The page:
How to Improve Written Dialogue in 6 Steps

Dialogue is often one of the clunkiest elements I read in a requested manuscript. It’s difficult to balance the nuances of real-life speech and the guidelines for written conversation, but it doesn’t take much to improve the dialogue you have already created. Here are six steps to improving written dialogue: 

Step 1: Sit at a coffee shop and listen to conversations.
Write down fragments of what you overhear. This is the best way to get real-world inspiration for your dialogue. For example, if you’re writing a book about teenagers, then listen in on a conversation between teenagers. No matter your protagonist, you can find real-world inspiration for how they talk, what they care about, and how they connect with other people through conversation. If a coffee shop doesn’t work for your research, then pick another public location. Parks, libraries, bookstores, restaurants… almost anywhere will work. 

Step 2: Avoid dialogue tags.
Dialogue tags are almost always unnecessary. If two characters in your book are having a conversation, readers don’t need to know who said what after each line. Your readers can assume that the speech is moving back and forth. Dialogue tags can make your writing look clunky and also waste your allowed word count on absolutely nothing. 

Step 3: Look up other ways to say “said”.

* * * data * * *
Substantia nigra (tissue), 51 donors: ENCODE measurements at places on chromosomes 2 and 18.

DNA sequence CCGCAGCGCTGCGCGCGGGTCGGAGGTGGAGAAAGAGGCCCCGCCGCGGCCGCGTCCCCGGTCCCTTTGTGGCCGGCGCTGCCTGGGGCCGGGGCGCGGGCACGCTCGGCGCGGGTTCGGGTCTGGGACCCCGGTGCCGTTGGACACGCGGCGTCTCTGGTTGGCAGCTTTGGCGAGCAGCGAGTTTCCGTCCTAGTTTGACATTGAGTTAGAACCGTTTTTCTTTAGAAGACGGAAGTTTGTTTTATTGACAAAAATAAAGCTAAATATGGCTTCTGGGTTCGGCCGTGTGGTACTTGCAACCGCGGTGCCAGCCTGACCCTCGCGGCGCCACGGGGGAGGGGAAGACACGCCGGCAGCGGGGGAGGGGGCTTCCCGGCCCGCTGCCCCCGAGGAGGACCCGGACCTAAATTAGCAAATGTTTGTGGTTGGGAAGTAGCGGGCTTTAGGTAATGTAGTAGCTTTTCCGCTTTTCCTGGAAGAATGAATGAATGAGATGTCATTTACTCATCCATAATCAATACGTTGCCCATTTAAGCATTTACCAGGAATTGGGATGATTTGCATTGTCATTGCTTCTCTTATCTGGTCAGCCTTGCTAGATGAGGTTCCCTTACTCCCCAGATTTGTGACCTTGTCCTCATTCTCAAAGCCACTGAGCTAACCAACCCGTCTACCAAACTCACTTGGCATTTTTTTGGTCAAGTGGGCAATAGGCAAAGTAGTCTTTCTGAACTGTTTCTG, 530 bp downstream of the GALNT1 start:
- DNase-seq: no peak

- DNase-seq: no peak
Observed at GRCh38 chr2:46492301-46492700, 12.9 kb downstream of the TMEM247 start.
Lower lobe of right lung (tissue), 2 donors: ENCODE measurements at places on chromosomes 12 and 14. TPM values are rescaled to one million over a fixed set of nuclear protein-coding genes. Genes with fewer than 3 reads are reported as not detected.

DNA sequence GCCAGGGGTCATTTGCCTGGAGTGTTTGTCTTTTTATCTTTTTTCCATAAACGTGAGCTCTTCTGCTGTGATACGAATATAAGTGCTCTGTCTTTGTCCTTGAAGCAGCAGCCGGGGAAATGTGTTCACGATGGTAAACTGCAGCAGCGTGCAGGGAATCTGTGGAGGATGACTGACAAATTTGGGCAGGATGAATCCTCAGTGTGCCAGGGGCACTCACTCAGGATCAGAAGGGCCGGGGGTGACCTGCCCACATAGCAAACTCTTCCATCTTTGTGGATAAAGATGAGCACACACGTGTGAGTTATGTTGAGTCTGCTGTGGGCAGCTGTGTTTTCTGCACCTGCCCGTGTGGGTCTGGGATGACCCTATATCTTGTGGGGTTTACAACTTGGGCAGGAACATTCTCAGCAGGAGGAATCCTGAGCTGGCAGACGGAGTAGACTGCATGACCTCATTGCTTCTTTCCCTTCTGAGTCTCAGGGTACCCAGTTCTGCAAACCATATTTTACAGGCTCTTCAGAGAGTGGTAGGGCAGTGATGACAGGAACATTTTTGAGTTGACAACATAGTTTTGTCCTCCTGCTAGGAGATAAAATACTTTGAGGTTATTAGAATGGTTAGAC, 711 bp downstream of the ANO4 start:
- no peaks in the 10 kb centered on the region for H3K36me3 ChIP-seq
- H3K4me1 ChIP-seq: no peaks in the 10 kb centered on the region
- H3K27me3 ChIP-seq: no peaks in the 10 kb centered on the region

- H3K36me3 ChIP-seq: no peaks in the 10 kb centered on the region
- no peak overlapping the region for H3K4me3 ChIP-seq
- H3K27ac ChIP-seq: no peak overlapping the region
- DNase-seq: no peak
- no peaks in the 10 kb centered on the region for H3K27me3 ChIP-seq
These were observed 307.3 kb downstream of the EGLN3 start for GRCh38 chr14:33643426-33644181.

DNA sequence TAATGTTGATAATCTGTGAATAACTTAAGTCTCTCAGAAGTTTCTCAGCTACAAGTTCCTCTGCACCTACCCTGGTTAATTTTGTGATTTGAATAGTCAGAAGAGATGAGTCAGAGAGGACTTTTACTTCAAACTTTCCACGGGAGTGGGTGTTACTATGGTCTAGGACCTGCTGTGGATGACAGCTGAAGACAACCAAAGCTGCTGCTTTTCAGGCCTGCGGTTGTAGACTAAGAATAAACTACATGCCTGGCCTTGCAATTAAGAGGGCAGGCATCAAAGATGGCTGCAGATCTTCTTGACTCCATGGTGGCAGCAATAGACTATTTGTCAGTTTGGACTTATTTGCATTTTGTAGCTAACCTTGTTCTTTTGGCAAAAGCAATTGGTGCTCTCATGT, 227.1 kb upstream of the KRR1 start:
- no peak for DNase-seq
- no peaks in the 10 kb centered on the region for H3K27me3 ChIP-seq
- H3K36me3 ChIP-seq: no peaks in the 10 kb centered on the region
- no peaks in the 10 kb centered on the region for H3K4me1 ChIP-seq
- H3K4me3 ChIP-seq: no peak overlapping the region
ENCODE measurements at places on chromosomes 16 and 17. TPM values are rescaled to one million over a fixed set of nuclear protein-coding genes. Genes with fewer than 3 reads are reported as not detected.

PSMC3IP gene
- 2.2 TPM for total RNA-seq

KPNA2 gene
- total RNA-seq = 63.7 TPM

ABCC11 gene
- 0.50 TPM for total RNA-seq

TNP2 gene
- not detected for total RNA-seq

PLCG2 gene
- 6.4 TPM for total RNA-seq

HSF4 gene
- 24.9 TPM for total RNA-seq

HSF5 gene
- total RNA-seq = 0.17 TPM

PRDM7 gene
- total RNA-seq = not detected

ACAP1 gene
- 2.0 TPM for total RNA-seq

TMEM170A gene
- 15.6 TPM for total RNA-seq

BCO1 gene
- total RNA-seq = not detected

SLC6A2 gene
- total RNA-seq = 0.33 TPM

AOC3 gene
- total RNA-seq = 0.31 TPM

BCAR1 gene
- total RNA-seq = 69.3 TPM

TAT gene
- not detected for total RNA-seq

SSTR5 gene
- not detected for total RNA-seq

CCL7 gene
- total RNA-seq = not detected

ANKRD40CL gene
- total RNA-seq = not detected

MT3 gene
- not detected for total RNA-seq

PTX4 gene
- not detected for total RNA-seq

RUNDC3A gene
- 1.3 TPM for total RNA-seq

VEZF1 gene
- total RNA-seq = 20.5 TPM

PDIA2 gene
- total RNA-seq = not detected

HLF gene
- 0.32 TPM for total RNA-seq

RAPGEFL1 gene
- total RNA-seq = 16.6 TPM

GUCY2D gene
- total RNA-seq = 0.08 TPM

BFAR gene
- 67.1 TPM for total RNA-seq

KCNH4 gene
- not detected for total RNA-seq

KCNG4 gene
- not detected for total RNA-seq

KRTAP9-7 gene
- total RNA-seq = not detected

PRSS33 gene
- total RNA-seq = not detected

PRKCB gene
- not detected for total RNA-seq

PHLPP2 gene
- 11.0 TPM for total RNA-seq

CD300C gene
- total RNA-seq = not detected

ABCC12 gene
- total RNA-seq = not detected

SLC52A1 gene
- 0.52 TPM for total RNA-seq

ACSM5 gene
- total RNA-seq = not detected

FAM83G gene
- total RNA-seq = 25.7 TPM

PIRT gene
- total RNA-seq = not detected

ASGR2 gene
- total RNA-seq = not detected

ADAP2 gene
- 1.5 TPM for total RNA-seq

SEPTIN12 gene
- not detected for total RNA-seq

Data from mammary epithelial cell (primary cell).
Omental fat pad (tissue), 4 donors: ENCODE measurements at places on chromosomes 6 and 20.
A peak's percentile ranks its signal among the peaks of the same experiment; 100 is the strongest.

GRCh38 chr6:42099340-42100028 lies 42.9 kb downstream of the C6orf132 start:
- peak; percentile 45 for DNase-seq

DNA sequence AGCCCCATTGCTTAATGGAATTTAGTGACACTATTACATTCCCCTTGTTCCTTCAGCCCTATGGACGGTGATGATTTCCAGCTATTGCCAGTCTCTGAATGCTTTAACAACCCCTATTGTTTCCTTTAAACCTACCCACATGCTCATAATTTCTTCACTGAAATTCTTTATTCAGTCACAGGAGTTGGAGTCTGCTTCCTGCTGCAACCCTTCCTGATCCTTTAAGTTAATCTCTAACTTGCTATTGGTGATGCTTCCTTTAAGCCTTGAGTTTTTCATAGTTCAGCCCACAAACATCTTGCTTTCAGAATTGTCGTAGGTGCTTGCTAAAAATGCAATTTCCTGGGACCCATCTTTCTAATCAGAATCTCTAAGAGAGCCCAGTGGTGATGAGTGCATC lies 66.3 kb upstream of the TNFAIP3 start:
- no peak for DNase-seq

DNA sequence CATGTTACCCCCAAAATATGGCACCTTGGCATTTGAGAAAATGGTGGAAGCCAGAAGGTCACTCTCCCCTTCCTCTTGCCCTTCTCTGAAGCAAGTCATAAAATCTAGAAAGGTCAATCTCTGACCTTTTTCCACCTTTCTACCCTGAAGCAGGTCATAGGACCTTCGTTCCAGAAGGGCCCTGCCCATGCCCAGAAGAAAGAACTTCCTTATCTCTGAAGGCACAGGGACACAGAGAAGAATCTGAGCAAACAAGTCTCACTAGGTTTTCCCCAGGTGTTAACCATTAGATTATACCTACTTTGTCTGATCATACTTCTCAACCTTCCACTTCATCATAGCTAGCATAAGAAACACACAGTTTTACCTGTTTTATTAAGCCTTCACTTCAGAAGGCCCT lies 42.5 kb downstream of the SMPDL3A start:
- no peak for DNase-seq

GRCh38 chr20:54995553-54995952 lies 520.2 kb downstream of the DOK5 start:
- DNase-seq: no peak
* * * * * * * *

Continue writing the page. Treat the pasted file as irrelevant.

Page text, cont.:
Even when you try to avoid them, sometimes you will need to use dialogue tags in order to let the reader know who is speaking. And when you do, occasionally find different tags than “said” to keep things interesting. 

Step 4: Remove (almost) all name mentions.
Most writers have a bad habit of including characters’ names in speech in the early drafts of a novel. People rarely call each other by name in real-world conversation. Don’t let every line of dialogue start with someone’s name because it’s unrealistic. 

Step 5: Get rid of the small talk.
Many people will tell you, when advising how to write dialogue, to make it sound as close to real-life speech as possible. This is one exception. Small talk happens a lot in real-life (how many conversations about the weather have you had in your lifetime?), but it shouldn’t be in your novel. No one wants to read small talk; readers are looking for interesting dialogue that is engaging and moves the plot forward. 

Step 6: Read all dialogue out loud.
Go ahead. Do it. Read every single line out loud. Pretend your dialogue is the script of a play and act it out. The way you’ve written it (and the words around the speech) should include hints at the emotion behind the words. Reading your dialogue out loud is the best way to catch errors, judge its compelling nature, and check that it sounds authentic.

Now go forth and write great conversations!